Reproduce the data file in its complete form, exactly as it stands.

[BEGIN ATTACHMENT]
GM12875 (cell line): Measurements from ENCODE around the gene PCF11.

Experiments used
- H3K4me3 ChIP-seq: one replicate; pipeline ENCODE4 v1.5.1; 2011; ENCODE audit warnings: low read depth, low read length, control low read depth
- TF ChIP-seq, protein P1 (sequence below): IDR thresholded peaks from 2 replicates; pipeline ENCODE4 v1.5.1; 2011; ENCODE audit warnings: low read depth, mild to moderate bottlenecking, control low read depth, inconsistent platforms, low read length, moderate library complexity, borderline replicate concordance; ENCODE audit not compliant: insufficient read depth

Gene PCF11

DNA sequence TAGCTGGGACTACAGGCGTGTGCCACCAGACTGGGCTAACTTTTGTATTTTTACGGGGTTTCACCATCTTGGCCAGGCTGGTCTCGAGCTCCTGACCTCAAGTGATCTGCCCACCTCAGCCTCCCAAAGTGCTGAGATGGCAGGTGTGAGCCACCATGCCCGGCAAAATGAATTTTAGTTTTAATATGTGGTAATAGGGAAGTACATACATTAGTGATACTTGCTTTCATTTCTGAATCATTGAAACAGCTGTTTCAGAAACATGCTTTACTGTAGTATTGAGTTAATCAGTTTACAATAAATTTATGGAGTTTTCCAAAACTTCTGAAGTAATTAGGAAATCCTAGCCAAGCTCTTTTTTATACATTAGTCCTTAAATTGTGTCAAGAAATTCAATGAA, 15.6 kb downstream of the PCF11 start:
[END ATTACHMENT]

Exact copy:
GM12875 (cell line): Measurements from ENCODE around the gene PCF11.

Experiments used
- H3K4me3 ChIP-seq: one replicate; pipeline ENCODE4 v1.5.1; 2011; ENCODE audit warnings: low read depth, low read length, control low read depth
- TF ChIP-seq, protein P1 (sequence below): IDR thresholded peaks from 2 replicates; pipeline ENCODE4 v1.5.1; 2011; ENCODE audit warnings: low read depth, mild to moderate bottlenecking, control low read depth, inconsistent platforms, low read length, moderate library complexity, borderline replicate concordance; ENCODE audit not compliant: insufficient read depth

Gene PCF11

DNA sequence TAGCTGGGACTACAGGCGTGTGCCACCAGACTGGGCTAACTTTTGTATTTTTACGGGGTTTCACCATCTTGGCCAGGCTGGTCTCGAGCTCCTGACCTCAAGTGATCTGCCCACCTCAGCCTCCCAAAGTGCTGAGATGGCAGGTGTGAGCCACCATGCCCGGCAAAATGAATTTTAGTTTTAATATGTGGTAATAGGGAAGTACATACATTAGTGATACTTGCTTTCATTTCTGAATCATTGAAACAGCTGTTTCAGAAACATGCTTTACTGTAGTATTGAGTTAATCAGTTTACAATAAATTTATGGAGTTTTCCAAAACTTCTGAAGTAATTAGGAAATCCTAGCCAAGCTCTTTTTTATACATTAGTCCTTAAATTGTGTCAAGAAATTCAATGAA, 15.6 kb downstream of the PCF11 start: